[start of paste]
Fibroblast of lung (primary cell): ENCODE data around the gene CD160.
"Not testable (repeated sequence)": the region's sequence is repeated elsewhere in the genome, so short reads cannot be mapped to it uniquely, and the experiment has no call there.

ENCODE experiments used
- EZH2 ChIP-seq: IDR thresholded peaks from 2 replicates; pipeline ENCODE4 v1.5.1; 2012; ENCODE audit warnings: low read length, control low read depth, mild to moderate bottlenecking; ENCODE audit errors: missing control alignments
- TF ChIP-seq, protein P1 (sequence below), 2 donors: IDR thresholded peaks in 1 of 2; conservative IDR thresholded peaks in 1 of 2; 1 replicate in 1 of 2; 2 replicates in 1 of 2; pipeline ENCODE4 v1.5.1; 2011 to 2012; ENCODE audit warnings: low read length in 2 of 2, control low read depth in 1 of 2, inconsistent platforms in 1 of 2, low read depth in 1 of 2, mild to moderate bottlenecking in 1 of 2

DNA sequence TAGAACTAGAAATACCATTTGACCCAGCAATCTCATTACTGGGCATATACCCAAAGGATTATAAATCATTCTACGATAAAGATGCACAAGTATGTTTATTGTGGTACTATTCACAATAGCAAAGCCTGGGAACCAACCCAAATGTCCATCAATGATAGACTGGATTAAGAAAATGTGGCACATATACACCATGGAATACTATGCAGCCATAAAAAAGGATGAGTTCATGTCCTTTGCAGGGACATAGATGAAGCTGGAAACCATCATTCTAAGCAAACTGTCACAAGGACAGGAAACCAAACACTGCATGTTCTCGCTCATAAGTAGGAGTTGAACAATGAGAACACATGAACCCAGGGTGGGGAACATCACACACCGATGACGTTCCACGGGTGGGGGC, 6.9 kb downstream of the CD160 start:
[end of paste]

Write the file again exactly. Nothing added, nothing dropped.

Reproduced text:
Fibroblast of lung (primary cell): ENCODE data around the gene CD160.
"Not testable (repeated sequence)": the region's sequence is repeated elsewhere in the genome, so short reads cannot be mapped to it uniquely, and the experiment has no call there.

ENCODE experiments used
- EZH2 ChIP-seq: IDR thresholded peaks from 2 replicates; pipeline ENCODE4 v1.5.1; 2012; ENCODE audit warnings: low read length, control low read depth, mild to moderate bottlenecking; ENCODE audit errors: missing control alignments
- TF ChIP-seq, protein P1 (sequence below), 2 donors: IDR thresholded peaks in 1 of 2; conservative IDR thresholded peaks in 1 of 2; 1 replicate in 1 of 2; 2 replicates in 1 of 2; pipeline ENCODE4 v1.5.1; 2011 to 2012; ENCODE audit warnings: low read length in 2 of 2, control low read depth in 1 of 2, inconsistent platforms in 1 of 2, low read depth in 1 of 2, mild to moderate bottlenecking in 1 of 2

DNA sequence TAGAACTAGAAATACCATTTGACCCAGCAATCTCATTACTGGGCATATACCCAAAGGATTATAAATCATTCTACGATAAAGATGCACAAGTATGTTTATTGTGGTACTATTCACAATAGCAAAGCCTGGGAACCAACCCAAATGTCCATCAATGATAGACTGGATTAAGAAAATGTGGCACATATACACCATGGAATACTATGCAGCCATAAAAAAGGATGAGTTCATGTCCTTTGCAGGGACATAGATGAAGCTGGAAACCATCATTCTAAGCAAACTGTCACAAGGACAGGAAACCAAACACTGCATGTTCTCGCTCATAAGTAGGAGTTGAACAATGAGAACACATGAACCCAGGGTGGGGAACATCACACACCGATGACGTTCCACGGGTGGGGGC, 6.9 kb downstream of the CD160 start: